back when they were seven years old? Now if I needed to do this
to put food on the table, I would go in a heartbeat,
no question about it. But we have what we need,
we have enough money. This money would let us buy
nicer cars and maybe a bigger house. But if I went it would be at the risk
of sacrificing my own social well-being and my family’s too. These are the real roots of happiness
and even knowing that, even studying the social brain
like I do, This was one of the single
hardest decisions of my life. Not knowing in our guts
the value of social, the real literal value of social
is our greatest kryptonite. And if we want future generations
to be smarter, happier and more productive, we need to be teaching them
about their social superpowers from a very young age
and helping them train these abilities. You might not be able
to explain to your kids why they need to learn algebra. But there is no question that strengthening and understanding
these social superpowers will help our children
for their entire lives. Thank you. (Applause)

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100 Responses

  1. StoIenLogic says:

    I love the way he presses the button.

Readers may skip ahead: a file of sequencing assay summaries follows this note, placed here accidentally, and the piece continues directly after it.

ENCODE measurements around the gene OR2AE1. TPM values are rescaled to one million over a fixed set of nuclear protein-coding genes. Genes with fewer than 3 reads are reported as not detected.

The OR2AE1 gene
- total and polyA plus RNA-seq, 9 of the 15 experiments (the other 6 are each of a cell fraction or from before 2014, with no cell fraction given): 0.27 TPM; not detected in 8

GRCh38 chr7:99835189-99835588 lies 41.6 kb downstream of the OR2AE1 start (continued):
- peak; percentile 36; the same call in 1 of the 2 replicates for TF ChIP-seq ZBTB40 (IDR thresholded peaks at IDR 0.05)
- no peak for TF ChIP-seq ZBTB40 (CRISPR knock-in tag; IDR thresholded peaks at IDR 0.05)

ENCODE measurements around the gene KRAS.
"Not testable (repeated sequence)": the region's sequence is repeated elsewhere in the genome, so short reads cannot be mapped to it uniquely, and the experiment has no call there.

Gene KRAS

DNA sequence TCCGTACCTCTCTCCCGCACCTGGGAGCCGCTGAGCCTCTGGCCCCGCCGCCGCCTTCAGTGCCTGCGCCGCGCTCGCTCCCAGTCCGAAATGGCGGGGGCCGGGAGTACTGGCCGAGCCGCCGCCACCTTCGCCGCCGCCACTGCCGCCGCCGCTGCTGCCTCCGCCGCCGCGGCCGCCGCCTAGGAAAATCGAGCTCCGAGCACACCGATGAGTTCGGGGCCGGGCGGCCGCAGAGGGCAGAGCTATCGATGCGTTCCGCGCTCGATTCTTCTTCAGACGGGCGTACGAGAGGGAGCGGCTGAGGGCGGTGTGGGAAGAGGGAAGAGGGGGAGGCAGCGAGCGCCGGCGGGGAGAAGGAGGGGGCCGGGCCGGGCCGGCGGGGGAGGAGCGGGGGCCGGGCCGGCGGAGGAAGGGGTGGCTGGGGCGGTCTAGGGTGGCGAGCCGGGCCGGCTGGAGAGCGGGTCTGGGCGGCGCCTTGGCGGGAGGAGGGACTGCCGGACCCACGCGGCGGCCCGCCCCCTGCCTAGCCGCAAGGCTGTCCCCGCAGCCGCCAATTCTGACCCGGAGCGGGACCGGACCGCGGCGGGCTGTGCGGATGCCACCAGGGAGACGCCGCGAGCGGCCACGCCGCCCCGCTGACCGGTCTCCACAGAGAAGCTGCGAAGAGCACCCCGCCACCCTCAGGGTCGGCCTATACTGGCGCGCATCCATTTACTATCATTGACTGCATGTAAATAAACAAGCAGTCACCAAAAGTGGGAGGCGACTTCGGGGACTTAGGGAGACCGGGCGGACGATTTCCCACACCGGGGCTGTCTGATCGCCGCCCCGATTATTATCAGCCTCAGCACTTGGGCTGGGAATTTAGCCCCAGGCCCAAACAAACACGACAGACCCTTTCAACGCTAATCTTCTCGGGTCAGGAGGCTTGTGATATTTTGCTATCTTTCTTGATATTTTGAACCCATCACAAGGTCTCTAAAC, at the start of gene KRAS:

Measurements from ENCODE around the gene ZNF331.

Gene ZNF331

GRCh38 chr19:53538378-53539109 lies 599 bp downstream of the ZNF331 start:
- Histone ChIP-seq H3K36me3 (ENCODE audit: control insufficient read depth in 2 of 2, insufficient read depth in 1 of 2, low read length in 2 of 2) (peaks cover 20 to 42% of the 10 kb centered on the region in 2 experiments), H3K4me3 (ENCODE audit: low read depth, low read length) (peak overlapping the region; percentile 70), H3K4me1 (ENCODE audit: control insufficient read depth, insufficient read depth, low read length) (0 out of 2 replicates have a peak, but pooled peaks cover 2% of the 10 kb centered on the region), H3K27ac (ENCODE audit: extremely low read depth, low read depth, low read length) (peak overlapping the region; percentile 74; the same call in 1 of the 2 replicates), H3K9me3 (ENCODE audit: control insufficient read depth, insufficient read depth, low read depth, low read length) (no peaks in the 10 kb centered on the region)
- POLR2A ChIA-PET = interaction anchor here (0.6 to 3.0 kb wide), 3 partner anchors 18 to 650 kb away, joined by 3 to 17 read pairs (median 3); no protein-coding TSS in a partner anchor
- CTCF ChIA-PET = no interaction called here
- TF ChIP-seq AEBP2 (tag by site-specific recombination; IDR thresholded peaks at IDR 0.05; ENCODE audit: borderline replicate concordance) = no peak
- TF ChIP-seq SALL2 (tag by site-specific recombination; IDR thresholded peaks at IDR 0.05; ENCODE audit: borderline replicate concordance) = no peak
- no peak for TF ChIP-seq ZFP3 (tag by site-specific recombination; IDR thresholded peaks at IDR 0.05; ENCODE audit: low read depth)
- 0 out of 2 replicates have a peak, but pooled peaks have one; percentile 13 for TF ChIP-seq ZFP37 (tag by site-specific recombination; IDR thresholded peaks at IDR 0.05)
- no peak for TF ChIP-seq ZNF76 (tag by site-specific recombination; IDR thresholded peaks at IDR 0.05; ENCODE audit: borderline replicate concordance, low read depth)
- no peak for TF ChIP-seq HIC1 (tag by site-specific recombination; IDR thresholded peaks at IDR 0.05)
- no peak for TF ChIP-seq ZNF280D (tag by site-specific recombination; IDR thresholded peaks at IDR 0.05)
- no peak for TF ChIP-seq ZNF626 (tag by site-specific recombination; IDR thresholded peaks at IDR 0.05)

2. theshiznojudge says:

    the clap at the end was pathetic compared to what he said

  3. Bagman451 says:

    He does seem to put a focus on being outgoing and inquisitive about social occurrences, and maybe this person did not consider introverts as much — as they tend to come out less happy anyways, it may supplement his point if he relates well-being and happiness — but his main focus was probably the influence of being social on our positive affectivity.

    Introverts are probably less forthcoming. Even I enjoy some social interactions, but tend to have developed misanthropic attitudes towards most.

  4. Rogue Scholar says:

    Im so tired of hearing this hipster inspired glorification on the virtue of being an introvert from people so wrapped up in polishing their chosen mask of the month that they can miss the point of such a profound talk entirely.

    Being intro/extraverted is a state of nurture, not nature. We are all equally endowed by evolution with the same "superpowers" and even introverted hipster "wallflowers" gravitate towards social situations whether or not they engage at the same level in them.

  5. mdlieber99 says:

    If you like the talk, check out the book its based on. "Social: Why our brains are wired to connect"

  6. rith5 says:

    I am just thinking about how I can incorporate this into sport.

  7. rith5 says:

    Also Matthew, this talk was brilliant, I hope this video gets millions of views.

  8. Peachyblackwhite says: